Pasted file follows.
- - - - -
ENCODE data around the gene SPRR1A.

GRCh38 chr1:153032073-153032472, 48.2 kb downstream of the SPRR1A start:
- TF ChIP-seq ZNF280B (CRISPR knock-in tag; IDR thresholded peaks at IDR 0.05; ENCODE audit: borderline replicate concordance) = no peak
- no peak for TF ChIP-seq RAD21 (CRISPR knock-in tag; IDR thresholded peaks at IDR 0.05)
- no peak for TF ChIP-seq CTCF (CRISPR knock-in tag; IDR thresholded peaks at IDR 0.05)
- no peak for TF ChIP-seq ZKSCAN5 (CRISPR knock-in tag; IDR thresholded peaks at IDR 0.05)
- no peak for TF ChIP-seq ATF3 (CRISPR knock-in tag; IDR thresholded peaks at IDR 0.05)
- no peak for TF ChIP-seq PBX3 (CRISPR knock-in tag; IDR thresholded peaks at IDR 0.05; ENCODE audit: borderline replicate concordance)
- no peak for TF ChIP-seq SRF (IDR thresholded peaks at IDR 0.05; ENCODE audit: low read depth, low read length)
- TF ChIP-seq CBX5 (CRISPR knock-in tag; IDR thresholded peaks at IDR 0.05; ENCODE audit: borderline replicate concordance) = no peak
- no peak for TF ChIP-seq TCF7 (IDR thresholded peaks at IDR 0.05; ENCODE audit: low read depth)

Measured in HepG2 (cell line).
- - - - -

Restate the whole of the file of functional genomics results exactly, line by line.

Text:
ENCODE data around the gene SPRR1A.

GRCh38 chr1:153032073-153032472, 48.2 kb downstream of the SPRR1A start:
- TF ChIP-seq ZNF280B (CRISPR knock-in tag; IDR thresholded peaks at IDR 0.05; ENCODE audit: borderline replicate concordance) = no peak
- no peak for TF ChIP-seq RAD21 (CRISPR knock-in tag; IDR thresholded peaks at IDR 0.05)
- no peak for TF ChIP-seq CTCF (CRISPR knock-in tag; IDR thresholded peaks at IDR 0.05)
- no peak for TF ChIP-seq ZKSCAN5 (CRISPR knock-in tag; IDR thresholded peaks at IDR 0.05)
- no peak for TF ChIP-seq ATF3 (CRISPR knock-in tag; IDR thresholded peaks at IDR 0.05)
- no peak for TF ChIP-seq PBX3 (CRISPR knock-in tag; IDR thresholded peaks at IDR 0.05; ENCODE audit: borderline replicate concordance)
- no peak for TF ChIP-seq SRF (IDR thresholded peaks at IDR 0.05; ENCODE audit: low read depth, low read length)
- TF ChIP-seq CBX5 (CRISPR knock-in tag; IDR thresholded peaks at IDR 0.05; ENCODE audit: borderline replicate concordance) = no peak
- no peak for TF ChIP-seq TCF7 (IDR thresholded peaks at IDR 0.05; ENCODE audit: low read depth)

Measured in HepG2 (cell line).